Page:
Proton acidity increases as we descend a column due to the decreasing bond strength to the proton
Describe the effect of hybridization on acidity.
Having more s character means that the elecrons of the anion will, on average, be lower in energy, and the anion will be more stable.

(eg. sp orbitals have 50% s character while sp3 orbitals have 25% s character, therefore the sp orbital will be more stable)
What is an inductive effect?
The electron-attracting or electron withdrawing ability of an atom transmitted through space and through the bonds of the molecule.

They weaken as the distance from the substituent increases.
What is relative stability?
The relative stability of a system is inversely related to its relative potential energy.

The more potential energy an object has, the less stable it is.
What is the change in potential energy of atoms when a chemical bond is formed between them?
potential energy is lowered
What is enthalpy change?
The difference in relative enthalpies of reactants and products in a chemical change; symbolized by delta H

negative delta H = exothermic rxn
positive delta H = endothermic rxn
What is the equation for free energy change (delta G)
delta G = -RT ln Keq

R= 8.314 J/K/mol
T = absolute temperature in K
What does a negative value of delta G mean?
Means that the reaction favors the formation of products when equilibrium is reached, and for which the equilibrium constant is greater than 1
What does a positive value of delta G mean?
Means that a reaction for which the formation of products at equilibirum is unfavorable, and for which the Keq is less than 1.
What is the relationship between free-energy change, enthalpy change, and entropy change (delta S)
delta G = (delta H) - T(delta S)
What is the trend of delta H for acid strength?
the less positive or more negative the value of delta H, the stronger the acid will be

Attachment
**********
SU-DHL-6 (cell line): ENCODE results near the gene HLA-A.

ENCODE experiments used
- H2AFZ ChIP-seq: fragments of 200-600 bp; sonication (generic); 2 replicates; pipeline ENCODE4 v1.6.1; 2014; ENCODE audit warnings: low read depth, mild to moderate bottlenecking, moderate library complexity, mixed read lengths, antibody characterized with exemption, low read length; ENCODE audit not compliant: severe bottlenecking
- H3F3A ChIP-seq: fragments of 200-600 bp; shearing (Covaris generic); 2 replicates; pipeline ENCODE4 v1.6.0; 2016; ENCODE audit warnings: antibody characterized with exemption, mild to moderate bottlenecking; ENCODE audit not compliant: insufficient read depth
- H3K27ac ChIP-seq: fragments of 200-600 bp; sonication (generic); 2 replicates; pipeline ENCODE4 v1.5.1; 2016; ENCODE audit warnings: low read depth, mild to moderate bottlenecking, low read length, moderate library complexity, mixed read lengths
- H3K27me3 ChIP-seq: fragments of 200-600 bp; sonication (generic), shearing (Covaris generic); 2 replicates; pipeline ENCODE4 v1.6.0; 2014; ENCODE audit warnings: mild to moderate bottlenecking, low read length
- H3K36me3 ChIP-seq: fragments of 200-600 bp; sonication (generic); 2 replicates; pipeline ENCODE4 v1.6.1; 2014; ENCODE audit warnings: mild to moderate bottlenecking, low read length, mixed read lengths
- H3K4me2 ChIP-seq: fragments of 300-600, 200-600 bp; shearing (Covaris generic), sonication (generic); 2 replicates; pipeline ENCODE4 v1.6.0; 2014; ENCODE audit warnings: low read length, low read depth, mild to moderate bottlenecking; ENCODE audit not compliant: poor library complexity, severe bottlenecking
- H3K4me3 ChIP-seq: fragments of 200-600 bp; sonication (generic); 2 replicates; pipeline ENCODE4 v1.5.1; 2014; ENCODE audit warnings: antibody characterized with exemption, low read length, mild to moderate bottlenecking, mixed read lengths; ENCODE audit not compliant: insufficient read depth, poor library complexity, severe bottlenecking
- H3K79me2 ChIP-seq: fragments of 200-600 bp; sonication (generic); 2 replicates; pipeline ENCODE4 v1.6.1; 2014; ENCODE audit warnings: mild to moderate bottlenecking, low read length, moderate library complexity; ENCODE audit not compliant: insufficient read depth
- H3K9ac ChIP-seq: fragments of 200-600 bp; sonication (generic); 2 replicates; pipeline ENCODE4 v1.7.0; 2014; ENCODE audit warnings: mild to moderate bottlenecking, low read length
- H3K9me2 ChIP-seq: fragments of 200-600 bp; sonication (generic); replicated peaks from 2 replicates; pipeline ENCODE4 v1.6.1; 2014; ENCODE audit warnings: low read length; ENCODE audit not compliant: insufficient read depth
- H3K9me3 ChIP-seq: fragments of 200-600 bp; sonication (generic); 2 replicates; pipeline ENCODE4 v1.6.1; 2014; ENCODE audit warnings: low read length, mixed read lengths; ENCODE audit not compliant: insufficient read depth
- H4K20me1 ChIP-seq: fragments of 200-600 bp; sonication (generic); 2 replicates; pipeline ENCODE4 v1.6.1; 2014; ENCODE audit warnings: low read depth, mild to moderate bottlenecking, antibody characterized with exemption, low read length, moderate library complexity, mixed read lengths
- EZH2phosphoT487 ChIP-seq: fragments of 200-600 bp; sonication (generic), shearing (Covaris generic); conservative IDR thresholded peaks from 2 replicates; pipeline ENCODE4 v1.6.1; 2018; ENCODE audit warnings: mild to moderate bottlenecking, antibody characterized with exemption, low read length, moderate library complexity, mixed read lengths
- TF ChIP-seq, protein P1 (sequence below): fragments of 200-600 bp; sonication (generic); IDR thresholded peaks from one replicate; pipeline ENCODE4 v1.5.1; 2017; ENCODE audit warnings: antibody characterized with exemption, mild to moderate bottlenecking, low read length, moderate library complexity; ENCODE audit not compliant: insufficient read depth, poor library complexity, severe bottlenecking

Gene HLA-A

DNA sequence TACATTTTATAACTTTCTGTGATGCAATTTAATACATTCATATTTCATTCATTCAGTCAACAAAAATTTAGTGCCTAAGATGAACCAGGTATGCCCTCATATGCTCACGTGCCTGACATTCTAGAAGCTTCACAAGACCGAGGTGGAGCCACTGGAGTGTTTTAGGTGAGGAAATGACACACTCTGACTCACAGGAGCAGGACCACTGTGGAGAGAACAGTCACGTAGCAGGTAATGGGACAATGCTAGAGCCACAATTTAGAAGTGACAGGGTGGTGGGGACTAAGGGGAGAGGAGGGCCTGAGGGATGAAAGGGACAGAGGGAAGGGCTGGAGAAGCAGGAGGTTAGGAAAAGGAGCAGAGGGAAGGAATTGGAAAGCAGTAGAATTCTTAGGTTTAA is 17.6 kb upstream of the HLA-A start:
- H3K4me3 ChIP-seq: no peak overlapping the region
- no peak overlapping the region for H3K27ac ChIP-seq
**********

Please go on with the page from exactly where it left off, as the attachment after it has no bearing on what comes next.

What is the significance of a positive entropy change?
Makes a negative contribution to delta G and is energetically favorable for the formation of products.
What is the inductive electron-withdrawing effect?
The two oxygen atoms in a carboxylate ion combine electronegativities and are more stable than a single electronegative oxygen atom. This results in carboxylic acid being a stronger acid than an alcohol.
What does the stabilization of the conjugate base of an acid result in?
it increases the strength of the acid
Why are most acids weaker in the gas phase?
Because when an acetic acid molecule donates a proton to a water molecule in the gas phase, the ions that are formed at oppositely charged particles and the particles must become separated.

In the absence of a solvent, separation is difficult. Solvent molecules surround the ions, insulated them from one another, stabilizing them, and making them easier to separate.
What is a protic solvent?
A solvent that has a hydrogen atom attached to a strongly electronegative element such as oxygen or nitrogen.

eg. water
Why does solvation increase acidity?
Because solvation of any species decreases the entropy of the solvent, so solvent molecules become much more ordered as they surround molecules of the solute.
What is a protonated alcohol?
the conjugate acid of an alcohol
What is the leveling effect?
When water donates a proton to any base stronger than a hydroxide ion.

Bases stronger than hydroxide ion cannot be used in aqueous solution. Stronger bases can be used if we choose solvents that are weaker acids than water.